A new report from Forrester Research has identified the top five vendors in the augmented and virtual reality space, and Oculus isn’t one of them.
The report, titled Breakout Vendors: Virtual And Augmented Reality, analyzed companies in the field ranging from hardware to software platforms based on maturity, offering, scenarios, challenges, and roadmap. Based on that the criteria, the top vendors were:
- HTC Vive
- Sensic’s OSVR
- APX Labs’ Skylight
Forrester analyst J.P. Gownder, author of the report, said that while Oculus is seen as the presumed leader in virtual reality, the HTC Vive has a feature set “unmatched” by Oculus, which includes hand controllers, a front-facing camera, and base stations that allow for the creation of a full-room experience. And, that camera could signal a future convergence with augmented reality.
“It introduces real-world visualizations and opens up even more room to compete with Microsoft’s HoloLens in a mixed-reality or AR scenario,” the report said.
That doesn’t mean that HTC doesn’t have to contend with Oculus’ strong partnerships with Facebook and Samsung.
“For example, Facebook just mentioned 1 million monthly users of Samsung Gear VR, which runs on the Oculus platform,” Gownder said. “All that content plus other content, apps, and experiences that are Oculus-only will continue to create a benefit for Oculus. However, the barriers aren’t as high here as in, say, mobile phones (iOS vs. Android), so porting content and apps from Oculus to HTC Vive is relatively easy, and if HTC and Valve can bring developers onboard, the Vive’s spatial experience might win out over Oculus.”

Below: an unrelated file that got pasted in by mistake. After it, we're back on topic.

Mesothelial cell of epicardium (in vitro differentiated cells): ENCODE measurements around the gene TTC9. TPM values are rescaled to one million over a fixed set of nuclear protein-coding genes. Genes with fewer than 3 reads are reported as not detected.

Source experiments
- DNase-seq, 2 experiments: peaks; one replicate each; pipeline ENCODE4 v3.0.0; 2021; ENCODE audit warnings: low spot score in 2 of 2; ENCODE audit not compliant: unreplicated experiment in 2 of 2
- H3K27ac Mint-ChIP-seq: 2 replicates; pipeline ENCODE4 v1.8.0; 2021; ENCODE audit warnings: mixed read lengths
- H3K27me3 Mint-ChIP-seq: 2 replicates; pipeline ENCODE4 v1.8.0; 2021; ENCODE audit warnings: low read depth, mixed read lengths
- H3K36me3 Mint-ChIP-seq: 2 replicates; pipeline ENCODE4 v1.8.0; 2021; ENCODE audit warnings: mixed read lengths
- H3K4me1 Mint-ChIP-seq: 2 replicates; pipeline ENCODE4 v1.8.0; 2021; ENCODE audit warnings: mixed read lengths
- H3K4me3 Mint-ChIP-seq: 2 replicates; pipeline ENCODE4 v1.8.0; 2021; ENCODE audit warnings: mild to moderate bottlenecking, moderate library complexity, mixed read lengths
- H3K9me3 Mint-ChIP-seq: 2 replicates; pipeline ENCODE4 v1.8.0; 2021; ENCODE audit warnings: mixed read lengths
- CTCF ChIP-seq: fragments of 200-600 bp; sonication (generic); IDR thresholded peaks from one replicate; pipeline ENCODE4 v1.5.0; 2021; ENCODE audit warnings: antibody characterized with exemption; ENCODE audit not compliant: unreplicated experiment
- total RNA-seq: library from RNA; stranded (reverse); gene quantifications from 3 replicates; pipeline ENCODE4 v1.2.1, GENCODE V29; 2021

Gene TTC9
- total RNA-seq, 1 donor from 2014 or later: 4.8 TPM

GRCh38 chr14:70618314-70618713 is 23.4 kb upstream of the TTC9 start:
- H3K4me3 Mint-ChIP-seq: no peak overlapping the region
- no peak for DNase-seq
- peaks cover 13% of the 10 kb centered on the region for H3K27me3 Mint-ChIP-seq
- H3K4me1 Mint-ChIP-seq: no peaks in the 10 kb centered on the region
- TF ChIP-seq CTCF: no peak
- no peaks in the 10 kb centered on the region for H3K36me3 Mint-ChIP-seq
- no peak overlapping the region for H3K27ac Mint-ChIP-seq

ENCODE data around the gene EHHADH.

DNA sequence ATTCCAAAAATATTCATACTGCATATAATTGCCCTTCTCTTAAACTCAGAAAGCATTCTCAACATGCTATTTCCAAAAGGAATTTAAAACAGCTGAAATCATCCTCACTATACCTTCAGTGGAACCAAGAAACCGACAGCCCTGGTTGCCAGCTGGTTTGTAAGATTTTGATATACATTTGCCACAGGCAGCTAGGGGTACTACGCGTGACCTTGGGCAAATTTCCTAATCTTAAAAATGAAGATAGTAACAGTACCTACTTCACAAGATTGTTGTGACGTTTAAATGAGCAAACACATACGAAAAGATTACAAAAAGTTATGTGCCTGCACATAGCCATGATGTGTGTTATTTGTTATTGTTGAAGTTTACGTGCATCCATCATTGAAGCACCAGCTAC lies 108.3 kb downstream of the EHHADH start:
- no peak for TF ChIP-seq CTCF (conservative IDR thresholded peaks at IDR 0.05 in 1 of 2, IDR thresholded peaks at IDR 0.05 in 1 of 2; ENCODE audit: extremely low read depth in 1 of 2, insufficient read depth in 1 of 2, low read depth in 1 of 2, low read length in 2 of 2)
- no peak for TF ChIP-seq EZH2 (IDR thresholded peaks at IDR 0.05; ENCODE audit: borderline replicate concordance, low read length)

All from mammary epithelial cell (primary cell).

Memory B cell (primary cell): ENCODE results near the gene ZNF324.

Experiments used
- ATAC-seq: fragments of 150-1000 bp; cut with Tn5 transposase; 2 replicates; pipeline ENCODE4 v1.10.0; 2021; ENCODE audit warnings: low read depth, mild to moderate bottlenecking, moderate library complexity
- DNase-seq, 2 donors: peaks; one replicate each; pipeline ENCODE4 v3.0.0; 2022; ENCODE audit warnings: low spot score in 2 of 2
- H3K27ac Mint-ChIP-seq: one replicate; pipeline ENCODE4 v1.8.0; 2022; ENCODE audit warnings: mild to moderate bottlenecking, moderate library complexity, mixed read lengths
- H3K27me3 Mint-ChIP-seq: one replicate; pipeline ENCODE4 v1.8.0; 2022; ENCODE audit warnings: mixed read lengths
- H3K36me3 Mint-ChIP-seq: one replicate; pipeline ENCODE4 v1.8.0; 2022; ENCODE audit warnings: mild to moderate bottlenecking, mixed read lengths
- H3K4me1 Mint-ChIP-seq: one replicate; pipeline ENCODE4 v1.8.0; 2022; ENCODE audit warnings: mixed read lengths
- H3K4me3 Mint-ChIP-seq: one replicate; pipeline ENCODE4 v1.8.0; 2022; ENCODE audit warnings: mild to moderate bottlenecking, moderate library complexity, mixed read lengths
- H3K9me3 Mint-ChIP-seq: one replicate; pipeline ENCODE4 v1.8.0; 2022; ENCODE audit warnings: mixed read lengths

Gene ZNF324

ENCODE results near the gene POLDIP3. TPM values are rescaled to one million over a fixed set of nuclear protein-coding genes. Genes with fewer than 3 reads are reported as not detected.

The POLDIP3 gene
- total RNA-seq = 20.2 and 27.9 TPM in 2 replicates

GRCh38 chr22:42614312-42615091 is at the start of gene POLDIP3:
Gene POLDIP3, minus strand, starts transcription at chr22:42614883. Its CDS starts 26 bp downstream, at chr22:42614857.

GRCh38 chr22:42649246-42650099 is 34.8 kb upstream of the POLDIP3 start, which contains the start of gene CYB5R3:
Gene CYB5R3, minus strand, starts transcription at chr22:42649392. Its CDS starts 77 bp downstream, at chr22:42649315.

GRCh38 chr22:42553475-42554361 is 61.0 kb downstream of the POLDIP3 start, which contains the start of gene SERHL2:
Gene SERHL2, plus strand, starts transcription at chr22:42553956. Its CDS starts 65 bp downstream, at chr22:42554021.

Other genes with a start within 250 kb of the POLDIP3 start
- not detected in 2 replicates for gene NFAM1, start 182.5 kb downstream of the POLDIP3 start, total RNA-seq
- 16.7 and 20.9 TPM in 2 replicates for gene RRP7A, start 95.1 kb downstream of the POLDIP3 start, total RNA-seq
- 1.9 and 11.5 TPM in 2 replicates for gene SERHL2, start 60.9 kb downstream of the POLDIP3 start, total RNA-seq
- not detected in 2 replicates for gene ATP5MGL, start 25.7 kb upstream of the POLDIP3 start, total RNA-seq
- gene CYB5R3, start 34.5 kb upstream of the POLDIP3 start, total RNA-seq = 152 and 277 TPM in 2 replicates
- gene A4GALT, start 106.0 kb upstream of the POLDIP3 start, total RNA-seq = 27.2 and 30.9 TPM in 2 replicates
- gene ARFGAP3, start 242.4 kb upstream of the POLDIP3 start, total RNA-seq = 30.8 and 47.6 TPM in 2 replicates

Also a well-known player, Microsoft’s HoloLens makes the grade for its potential in mixed reality. It’s a self-contained, untethered headset, and it’s already in use in B2E and B2B2C scenarios, like at NASA. The report sees the backing of Microsoft and Windows 10 as an advantage in terms of device maturity. Though, competition from companies like Magic Leap means that HoloLens isn’t assured dominance.
“Microsoft must assemble a rich ecosystem of developers for business-to-employee (B2E), business-to-business-to-consumer (B2B2C), and, soon enough, business-to-consumer (B2C) applications to cement a lead for HoloLens,” the report said.
Speaking of HoloLens and partnerships, Forrester included Marxent Labs, which recently worked with HoloLens and Lowe’s Home Improvement to create a mixed reality experience where customers can design and preview a kitchen or bathroom. Marxent makes AR and VR apps for commerce through their VisualCommerce platform.
“Overall, it’s a boutique-sized, early-stage company with strong expertise and some early wins,” the report said. Still, they’ll have to prove the ROI of 3D modeling.
Also included was Sensics’ OSVR, which has middleware to bridge hardware platforms and makes customized hardware solutions. Finally, Skylight from APX Labs, which powers enterprise smart glasses in the sense that it “augment[s] the capabilities of workers in field service, complex maintenance tasks, material handling, and similar operational workflows using smart glasses,” the report said.
This combination of companies shows the space is evolving and tech decision makers may very well be faced with AR, VR, or mixed reality as it could relate to their business and how those technologies could present “an opportunity to reshape both their digital operations and their interactions with customers.”
“Enterprises lack information about the VR/AR space, so they are thirsty for awareness and insight,” Gownder told TechRepublic. “Often, the first vendor to get to those buyers plays a big role in educating them.”